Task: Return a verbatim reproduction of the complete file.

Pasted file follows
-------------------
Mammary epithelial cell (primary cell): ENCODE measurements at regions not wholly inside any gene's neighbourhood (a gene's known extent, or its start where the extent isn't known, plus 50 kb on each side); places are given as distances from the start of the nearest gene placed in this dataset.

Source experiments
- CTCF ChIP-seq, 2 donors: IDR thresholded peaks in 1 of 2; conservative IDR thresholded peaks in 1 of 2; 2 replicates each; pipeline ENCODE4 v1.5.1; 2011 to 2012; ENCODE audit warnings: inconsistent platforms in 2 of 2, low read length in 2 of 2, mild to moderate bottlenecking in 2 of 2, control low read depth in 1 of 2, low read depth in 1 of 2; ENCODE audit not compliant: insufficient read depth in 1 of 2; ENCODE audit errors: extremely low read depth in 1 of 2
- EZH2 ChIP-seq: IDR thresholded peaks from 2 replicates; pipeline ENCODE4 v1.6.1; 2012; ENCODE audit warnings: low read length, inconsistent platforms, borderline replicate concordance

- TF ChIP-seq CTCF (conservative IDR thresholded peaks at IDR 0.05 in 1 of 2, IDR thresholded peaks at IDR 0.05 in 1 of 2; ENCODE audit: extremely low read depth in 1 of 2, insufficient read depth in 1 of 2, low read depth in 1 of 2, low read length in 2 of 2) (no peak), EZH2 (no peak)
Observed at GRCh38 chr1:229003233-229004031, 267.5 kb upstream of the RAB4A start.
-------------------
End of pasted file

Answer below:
Mammary epithelial cell (primary cell): ENCODE measurements at regions not wholly inside any gene's neighbourhood (a gene's known extent, or its start where the extent isn't known, plus 50 kb on each side); places are given as distances from the start of the nearest gene placed in this dataset.

Source experiments
- CTCF ChIP-seq, 2 donors: IDR thresholded peaks in 1 of 2; conservative IDR thresholded peaks in 1 of 2; 2 replicates each; pipeline ENCODE4 v1.5.1; 2011 to 2012; ENCODE audit warnings: inconsistent platforms in 2 of 2, low read length in 2 of 2, mild to moderate bottlenecking in 2 of 2, control low read depth in 1 of 2, low read depth in 1 of 2; ENCODE audit not compliant: insufficient read depth in 1 of 2; ENCODE audit errors: extremely low read depth in 1 of 2
- EZH2 ChIP-seq: IDR thresholded peaks from 2 replicates; pipeline ENCODE4 v1.6.1; 2012; ENCODE audit warnings: low read length, inconsistent platforms, borderline replicate concordance

- TF ChIP-seq CTCF (conservative IDR thresholded peaks at IDR 0.05 in 1 of 2, IDR thresholded peaks at IDR 0.05 in 1 of 2; ENCODE audit: extremely low read depth in 1 of 2, insufficient read depth in 1 of 2, low read depth in 1 of 2, low read length in 2 of 2) (no peak), EZH2 (no peak)
Observed at GRCh38 chr1:229003233-229004031, 267.5 kb upstream of the RAB4A start.